How long can I stay in the US as a Canadian Visitor? - Resources Blog - US Immigration FAQs - Richards and Jurusik Immigration Law - Buffalo NY

Canadians are visa-exempt. This means Canadian citizens can seek entry to the USA without a visa stamp on their passports. But that doesn’t mean there aren’t rules about how long you can stay—and what you can do while you’re here.

How long can I stay in the USA as a Canadian Visitor?

Canadian citizens may generally visit the United States for up to six (6) months per visit. This allows you to remain in the USA as long as you are participating in acceptable activities as a visitor. Many Canadians have vacation homes for skiing, or in a warmer climate to escape winter (“Snow Birds”). Visits for these purposes fall under the typical Canadian visitor status and do not require a visa.  Most Canadian visitors are admitted as “non-controlled Canadians without a record of admission or CBP Form I-94. However, your passport must be valid up until the date of your intended departure.

How long can I stay in the USA as a non-controlled Canadian and no I-94?

How do I get my CBP Form I-94 Record?

What activities are acceptable as a Canadian visitor to the USA?

Canadians can freely enjoy the following activities as US visitors:

  • Tourism
  • Vacation (holiday)
  • Visit with friends or relatives
  • Medical treatment
  • Participation in social events hosted by fraternal, social, or service organizations
  • Participation by amateurs in musicals, sports, or similar events or contests, if not being paid for participating
  • Enrollment in a short recreational course of study, not for credit toward a degree (for example, a two-day cooking class while on vacation)

What activities are NOT permitted as a Canadian visitor to the USA?

Canadians are not to engage in the following activities as US visitors:

  • Accept employment or work in the USA. If your visit involves productive employment in the USA, you may need a work visa.
  • Immigrate to or reside permanently in the USA. If you are immigrating or plan on making the USA your permanent residence, you must first obtain an immigrant visa.

Can I stay longer than 6 months per visit?

If your stay is protracted, you can seek an extension of your stay in the USA by filing for an extension of status with US Citizenship and Immigration Services (USCIS). This is done through USCIS Form I-539 and must be supported by evidence to support your extended stay as a visitor. Failure to depart the USA on time will result in being out of status. Failure to depart the USA on time may also result in you being ineligible for visas in the future and could result in bars to admission.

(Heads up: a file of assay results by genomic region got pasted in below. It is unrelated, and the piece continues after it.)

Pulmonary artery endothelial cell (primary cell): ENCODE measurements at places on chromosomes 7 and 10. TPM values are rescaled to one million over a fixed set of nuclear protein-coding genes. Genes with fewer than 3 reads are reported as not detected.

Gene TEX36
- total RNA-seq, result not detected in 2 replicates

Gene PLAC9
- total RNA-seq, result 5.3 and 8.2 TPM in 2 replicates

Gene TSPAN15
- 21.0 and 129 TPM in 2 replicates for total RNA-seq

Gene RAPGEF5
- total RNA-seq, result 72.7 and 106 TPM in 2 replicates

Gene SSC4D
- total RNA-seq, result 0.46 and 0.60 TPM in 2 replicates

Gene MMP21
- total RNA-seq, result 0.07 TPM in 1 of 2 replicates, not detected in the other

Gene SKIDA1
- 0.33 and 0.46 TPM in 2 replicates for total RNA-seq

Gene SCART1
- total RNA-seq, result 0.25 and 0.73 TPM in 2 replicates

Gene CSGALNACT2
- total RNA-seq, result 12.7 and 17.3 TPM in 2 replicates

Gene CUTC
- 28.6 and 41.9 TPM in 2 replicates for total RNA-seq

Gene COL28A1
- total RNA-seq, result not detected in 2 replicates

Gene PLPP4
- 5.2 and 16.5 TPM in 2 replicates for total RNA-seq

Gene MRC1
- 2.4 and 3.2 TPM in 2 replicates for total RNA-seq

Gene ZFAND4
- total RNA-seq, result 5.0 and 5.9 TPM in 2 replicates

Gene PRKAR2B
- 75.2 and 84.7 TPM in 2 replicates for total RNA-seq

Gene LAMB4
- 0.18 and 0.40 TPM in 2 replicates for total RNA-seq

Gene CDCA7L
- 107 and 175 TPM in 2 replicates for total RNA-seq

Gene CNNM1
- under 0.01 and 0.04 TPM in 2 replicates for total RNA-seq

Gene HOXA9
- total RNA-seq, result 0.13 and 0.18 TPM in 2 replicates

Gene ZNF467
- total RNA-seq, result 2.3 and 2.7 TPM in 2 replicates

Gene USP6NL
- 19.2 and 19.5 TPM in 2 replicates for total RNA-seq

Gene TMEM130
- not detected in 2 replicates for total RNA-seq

How do I reset my stay as a Canadian visitor?

When you depart the US, your status is reset. For example, if you travel to Florida for 3 months, return to Canada, then a week later seek to reenter the USA, you can be readmitted for a new period of stay up to 6 months. The burden of proof is on you to show you are not an intending immigrant with plans to make the United States their primary residence.

There is no set period of time Canadians must wait to re-enter the United States after the end of their stay, but if it appears to the CBP officer that you are spending more time overall in the United States than in Canada, it will be up to you to prove to the officer that you are not making the USA your residence. This can be demonstrated through significant ties to Canada.

How do I show proof of ties to Canada?

Proof of your permanent ties to Canada can include:

  • The purpose of your trip
  • Your intent to depart the United States after your trip
  • Your ability to pay all costs of the trip
  • Proof of family ties
  • Proof of foreign employment
  • Proof of foreign residency
  • Bank statements from your foreign bank account
  • Utility bills from your foreign residence
  • Proof of health insurance in Canada
  • Any other proof to show you maintain your permanent residence in Canada

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The immigration lawyers at Richards and Jurusik Immigration Law have more than 20 years of experience helping foreign nationals (especially Canadians) to live and work in the United States. Contact us today for an assessment of your legal situation.

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